The Red Sox Finish 2nd in the division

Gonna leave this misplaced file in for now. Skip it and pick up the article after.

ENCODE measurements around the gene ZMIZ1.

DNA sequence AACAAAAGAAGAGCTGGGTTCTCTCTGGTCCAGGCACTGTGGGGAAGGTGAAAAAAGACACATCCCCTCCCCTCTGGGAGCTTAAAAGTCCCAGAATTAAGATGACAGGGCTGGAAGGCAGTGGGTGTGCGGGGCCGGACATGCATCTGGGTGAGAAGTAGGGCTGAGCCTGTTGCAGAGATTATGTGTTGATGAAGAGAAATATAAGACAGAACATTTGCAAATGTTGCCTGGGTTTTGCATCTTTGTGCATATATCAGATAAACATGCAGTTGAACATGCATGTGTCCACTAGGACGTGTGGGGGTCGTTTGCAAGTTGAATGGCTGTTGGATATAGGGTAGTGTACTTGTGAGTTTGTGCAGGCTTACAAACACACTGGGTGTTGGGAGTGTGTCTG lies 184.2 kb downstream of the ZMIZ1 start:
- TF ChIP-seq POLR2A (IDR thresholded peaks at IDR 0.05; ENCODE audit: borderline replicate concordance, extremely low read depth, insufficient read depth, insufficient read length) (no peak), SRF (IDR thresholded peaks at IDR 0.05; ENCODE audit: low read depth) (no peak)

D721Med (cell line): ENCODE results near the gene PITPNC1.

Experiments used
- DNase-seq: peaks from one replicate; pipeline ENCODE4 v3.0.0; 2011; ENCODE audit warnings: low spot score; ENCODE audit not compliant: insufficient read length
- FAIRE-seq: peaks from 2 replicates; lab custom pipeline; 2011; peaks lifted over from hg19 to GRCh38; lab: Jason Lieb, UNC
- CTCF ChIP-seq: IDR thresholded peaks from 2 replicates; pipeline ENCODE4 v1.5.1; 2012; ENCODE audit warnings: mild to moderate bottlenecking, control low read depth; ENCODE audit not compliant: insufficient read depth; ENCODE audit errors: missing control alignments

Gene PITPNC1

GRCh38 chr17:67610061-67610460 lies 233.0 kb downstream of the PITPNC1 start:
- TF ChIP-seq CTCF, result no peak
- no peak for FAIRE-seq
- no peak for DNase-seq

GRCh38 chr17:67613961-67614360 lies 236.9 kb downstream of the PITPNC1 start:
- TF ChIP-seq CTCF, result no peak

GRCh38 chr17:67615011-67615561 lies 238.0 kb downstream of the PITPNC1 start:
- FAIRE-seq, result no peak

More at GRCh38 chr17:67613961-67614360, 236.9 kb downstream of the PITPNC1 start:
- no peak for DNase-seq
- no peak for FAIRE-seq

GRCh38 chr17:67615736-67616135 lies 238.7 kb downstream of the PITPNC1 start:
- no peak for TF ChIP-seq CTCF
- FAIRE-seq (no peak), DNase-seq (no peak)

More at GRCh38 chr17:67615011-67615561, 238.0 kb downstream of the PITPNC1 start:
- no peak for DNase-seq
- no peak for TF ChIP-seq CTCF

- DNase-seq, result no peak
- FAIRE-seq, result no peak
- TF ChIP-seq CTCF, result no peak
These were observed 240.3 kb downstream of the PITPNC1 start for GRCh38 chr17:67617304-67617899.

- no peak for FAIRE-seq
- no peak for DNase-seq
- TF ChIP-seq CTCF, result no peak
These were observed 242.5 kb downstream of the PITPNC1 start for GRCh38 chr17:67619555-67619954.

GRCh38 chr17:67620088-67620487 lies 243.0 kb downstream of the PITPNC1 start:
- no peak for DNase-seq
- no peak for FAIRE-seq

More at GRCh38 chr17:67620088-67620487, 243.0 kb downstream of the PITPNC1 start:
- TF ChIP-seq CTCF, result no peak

I’d love to put 1st instead of 2nd, but there’s a difference between bold predictions and wishful thinking.  While the Yankees have a couple question marks in their rotation, their lineup and back end of the bullpen are as strong as ever.  That being said, the rest of the division is pretty much up for grabs.  The Rays have their usual collection of youth, reclamation projects and who’s this guy’s on their roster that somehow keep chugging out 90 wins, and the Blue Jays definitely won the offseason adding George Springer and Steven Matz among others to an already impressive roster.  But I honestly think the odds-makers are sleeping on this Sox team.  If the veteran Sox hitters (JD, Bogaerts, Devers, Vazquez) fall back into their 2018 numbers, the young players show consistency and a little improvement (Verdugo, Dalbec, Cordero), and the new veterans respond well to new roles and a new home ballpark ( Hernández, Renfroe), this team has the potential to put up impressive offensive numbers.  The question mark is the pitching, but Bloom has built quite a bit of depth behind the top 5 starters, and even recently added some depth bullpen pieces with the signings of Héctor Rondon and Tyler Olson.  A few things need to break the Sox way, but it’s not unrealistic for this team to be deep in the playoff hunt when September rolls around.